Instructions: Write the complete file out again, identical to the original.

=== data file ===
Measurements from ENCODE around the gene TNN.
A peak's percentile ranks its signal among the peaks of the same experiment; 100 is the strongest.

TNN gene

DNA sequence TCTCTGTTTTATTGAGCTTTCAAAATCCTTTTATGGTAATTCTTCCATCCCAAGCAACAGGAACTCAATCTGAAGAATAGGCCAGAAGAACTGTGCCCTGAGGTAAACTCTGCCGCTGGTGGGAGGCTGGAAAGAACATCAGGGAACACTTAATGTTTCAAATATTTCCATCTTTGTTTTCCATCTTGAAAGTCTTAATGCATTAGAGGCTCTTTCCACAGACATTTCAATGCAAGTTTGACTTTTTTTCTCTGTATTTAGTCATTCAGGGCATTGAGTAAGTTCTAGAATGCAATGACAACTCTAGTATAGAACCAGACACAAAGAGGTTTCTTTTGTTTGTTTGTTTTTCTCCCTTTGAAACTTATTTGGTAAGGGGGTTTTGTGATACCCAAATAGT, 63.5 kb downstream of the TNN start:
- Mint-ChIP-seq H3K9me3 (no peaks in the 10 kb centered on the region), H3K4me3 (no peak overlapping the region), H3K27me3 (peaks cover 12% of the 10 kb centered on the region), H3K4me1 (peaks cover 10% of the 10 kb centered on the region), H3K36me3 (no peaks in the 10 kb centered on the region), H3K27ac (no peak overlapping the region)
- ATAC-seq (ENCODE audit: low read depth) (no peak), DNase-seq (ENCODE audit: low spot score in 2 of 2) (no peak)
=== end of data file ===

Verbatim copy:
Measurements from ENCODE around the gene TNN.
A peak's percentile ranks its signal among the peaks of the same experiment; 100 is the strongest.

TNN gene

DNA sequence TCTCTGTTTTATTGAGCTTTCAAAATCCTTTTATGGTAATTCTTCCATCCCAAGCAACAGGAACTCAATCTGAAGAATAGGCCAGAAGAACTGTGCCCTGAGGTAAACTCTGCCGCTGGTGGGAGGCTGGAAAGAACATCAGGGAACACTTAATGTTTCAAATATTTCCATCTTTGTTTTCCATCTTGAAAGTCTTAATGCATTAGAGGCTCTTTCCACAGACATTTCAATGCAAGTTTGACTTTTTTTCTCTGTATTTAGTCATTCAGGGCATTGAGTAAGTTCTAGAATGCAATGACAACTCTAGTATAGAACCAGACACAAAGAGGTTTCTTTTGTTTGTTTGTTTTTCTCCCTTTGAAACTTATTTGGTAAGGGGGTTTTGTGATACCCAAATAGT, 63.5 kb downstream of the TNN start:
- Mint-ChIP-seq H3K9me3 (no peaks in the 10 kb centered on the region), H3K4me3 (no peak overlapping the region), H3K27me3 (peaks cover 12% of the 10 kb centered on the region), H3K4me1 (peaks cover 10% of the 10 kb centered on the region), H3K36me3 (no peaks in the 10 kb centered on the region), H3K27ac (no peak overlapping the region)
- ATAC-seq (ENCODE audit: low read depth) (no peak), DNase-seq (ENCODE audit: low spot score in 2 of 2) (no peak)